Thursday, September 19, 2002

Reverence for Christ in the Blessed Sacrament

Emily Stimpson asks on HMS Blog:

In the days before the Council, was there a deep desire among Catholics to rip out the altar rails, stand before the priest, and receive the Eucharist in the hands? How did people react when that change came?

I only ask, because the University, in response to a recent statement from the bishops, is cracking down on students who genuflect before or kneel during reception of the Eucharist. The majority of students here are not happy about that. We all grew up doing the shuffle, shuffle routine and find genuflecting or kneeling far more helpful in preparing our bodies and souls to receive Christ. I still haven’t quite figured out why the Church did away with this form of reverence in the first place, and am curious to hear your thoughts, memories, etc.

From what I understand, the norms call for an act of reverence prior to receiving the communion. They don't say what that act of reverence is. The bishops have the authority to regulate that norm. They have ruled that kneeling or genuflecting is not an appropriate act at that time because it is disruptive and calls too much attention to one's self (at least it would at most parishes).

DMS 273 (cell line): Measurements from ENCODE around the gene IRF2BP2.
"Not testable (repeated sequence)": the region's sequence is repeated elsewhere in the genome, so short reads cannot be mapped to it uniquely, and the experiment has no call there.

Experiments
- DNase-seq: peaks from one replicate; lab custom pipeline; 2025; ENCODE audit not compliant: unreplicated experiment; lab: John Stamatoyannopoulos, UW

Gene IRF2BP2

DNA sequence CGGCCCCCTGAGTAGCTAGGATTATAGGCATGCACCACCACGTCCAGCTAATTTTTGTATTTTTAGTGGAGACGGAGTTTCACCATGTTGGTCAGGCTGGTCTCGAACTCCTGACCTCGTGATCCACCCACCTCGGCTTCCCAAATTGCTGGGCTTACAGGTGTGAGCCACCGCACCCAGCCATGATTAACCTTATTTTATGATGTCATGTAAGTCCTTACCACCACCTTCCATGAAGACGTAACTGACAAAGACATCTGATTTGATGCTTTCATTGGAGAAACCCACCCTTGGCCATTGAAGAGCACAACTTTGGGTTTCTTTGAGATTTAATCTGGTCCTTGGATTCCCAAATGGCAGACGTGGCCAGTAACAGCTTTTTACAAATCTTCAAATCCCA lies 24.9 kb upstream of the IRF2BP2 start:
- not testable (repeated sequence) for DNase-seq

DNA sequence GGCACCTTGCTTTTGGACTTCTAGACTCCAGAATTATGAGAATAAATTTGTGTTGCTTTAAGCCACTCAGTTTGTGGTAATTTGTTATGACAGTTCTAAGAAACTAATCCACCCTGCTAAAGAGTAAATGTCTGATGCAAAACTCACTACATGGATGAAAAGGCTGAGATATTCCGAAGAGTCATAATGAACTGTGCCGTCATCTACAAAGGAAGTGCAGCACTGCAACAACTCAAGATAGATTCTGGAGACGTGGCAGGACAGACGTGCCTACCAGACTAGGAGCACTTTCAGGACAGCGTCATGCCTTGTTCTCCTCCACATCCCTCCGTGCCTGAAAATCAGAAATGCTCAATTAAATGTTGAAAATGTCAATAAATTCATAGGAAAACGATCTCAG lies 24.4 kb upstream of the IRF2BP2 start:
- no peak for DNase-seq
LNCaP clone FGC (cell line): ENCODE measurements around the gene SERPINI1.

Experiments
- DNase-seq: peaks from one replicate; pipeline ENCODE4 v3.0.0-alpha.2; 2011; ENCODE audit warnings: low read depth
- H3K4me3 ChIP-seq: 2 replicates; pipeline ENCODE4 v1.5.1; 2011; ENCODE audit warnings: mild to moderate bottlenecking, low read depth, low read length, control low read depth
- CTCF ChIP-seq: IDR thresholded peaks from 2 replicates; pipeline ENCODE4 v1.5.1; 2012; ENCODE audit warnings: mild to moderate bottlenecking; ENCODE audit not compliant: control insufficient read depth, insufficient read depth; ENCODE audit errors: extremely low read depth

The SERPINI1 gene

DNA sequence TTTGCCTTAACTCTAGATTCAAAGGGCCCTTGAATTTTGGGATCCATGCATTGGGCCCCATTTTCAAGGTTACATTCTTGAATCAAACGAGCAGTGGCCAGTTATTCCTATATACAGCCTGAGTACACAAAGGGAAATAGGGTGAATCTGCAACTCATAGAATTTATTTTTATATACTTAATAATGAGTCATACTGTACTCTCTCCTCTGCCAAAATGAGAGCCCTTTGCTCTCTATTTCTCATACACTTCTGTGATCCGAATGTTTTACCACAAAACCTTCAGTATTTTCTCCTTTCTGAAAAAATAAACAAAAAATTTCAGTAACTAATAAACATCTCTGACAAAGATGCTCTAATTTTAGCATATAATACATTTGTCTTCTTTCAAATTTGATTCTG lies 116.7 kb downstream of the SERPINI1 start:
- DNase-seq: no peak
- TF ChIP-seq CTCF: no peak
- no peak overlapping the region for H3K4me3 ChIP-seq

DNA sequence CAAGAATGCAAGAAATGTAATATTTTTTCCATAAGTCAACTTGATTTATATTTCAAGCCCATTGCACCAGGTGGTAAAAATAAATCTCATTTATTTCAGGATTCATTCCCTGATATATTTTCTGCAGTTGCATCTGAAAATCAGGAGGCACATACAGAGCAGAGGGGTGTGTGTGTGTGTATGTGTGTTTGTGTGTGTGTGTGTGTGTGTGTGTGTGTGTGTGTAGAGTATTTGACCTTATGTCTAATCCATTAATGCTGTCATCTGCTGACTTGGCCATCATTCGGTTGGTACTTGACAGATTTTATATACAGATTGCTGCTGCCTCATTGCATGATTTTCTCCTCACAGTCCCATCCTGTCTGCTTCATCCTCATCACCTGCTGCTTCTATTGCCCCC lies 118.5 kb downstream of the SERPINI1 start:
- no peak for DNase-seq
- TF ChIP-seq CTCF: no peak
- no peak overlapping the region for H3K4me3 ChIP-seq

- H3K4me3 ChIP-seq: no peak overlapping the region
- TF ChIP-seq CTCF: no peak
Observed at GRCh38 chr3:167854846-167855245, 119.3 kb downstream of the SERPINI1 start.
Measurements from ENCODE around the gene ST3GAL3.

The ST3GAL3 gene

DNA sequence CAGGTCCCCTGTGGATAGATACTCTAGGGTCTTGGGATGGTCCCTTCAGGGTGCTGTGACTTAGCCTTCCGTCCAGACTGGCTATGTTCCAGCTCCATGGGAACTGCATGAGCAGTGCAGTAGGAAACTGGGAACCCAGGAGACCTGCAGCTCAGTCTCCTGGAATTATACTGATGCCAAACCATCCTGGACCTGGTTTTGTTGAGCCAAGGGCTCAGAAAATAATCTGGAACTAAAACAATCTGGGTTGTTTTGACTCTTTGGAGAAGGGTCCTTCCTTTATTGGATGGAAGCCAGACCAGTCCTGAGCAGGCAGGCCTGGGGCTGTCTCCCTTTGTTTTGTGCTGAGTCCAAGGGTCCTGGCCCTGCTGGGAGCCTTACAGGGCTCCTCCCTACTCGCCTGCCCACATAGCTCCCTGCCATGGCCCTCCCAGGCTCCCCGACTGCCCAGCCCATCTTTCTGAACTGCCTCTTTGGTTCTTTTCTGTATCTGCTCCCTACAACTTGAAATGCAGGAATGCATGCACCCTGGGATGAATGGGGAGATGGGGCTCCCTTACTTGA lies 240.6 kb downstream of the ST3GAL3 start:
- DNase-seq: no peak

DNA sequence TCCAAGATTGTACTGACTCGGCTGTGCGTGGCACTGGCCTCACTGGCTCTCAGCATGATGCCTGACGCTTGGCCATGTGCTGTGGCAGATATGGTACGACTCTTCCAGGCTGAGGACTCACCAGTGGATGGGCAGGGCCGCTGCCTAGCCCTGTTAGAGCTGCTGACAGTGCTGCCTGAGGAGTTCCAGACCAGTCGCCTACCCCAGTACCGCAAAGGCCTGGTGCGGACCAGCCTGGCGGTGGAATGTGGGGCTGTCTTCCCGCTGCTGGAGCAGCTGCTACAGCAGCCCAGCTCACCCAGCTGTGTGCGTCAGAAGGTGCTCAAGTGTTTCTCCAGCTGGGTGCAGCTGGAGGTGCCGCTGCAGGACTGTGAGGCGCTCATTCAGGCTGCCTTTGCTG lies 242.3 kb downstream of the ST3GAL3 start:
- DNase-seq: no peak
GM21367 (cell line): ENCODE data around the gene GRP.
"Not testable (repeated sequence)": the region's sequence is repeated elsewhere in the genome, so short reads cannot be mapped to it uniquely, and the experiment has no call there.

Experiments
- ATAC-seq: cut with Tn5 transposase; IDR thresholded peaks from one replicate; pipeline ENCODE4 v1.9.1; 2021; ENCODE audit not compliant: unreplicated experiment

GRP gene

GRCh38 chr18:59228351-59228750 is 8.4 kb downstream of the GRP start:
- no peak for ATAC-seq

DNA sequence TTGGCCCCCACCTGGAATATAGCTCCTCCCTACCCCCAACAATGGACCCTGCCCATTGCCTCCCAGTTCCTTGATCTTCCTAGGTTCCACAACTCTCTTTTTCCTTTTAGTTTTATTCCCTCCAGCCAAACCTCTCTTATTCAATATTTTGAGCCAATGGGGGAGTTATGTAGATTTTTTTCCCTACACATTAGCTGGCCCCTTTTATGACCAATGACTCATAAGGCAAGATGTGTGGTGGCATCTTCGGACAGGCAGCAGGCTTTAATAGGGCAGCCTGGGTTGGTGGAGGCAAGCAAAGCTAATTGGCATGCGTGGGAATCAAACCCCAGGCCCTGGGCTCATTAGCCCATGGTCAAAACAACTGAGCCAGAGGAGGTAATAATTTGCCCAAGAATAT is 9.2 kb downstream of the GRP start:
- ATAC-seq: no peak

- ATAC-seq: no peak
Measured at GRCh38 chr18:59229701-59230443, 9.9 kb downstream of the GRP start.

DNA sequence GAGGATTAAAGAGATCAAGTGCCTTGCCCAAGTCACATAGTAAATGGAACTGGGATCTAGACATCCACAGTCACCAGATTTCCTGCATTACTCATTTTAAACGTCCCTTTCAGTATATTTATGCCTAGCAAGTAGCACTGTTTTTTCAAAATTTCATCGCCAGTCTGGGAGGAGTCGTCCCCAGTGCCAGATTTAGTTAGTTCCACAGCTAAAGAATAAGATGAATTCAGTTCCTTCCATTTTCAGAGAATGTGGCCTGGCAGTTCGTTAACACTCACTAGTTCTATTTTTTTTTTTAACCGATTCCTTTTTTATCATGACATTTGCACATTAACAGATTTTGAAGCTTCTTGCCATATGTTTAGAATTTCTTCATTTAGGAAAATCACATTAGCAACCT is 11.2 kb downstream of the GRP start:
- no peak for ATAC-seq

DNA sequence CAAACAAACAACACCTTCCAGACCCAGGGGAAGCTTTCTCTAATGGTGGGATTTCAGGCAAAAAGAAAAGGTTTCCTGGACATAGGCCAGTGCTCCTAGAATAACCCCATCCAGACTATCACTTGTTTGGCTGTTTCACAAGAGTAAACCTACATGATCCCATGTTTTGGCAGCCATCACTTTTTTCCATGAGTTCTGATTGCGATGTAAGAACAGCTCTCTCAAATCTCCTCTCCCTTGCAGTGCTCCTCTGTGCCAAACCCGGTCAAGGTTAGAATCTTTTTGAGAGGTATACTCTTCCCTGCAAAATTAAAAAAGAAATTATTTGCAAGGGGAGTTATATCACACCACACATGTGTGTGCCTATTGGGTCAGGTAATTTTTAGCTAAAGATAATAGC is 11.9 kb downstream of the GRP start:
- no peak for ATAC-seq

Prior to Vatican II the act of reverence was to kneel at the altar rail and stick out your tongue. After the Council many parishes did away with the altar rail and began the queue. I'm fortunate enough to attend a parish that still has and uses the altar rail, although I'm not adverse to using the queue, especially here at the seminary where there is no rail.

What are acceptable acts of reverence? For one of the Church fathers it was holding your two hands together in the shape of a cup in which to receive and worship our Lord. For myself, I prefer a (permissible) profound bow when I have to use the queue.

I am actually of the opinion, though, that the kneeling and reciting of the "Domine non sum dignus" qualifies as an act of reverence.

This reminds me of a debate that erupted in the early years of the Charismatic Renewal in the Catholic Church. The question arose: If the bishop were to tell a prayer group to stop praying in tongues, should they stop? There was a fairly heated debate about this one, some groups opting for (theoretical) defiance because tongues was so obviously from the Lord. The other group (whom I agree with) said, "No, as Catholics we have to submit to legitimate pastors, then if we disagree with their pastoral judgment we need to take advantage of legitimate channels to voice our disagreement."

Long and short of it: The bishops have the authority to regulate this norm and the students and others owe them the obedience due legitimate pastors. They also have the canonical right to express their concerns about the regulation to their pastors. I think it is not a legitimate option to publicly defy the clear directive of the bishops

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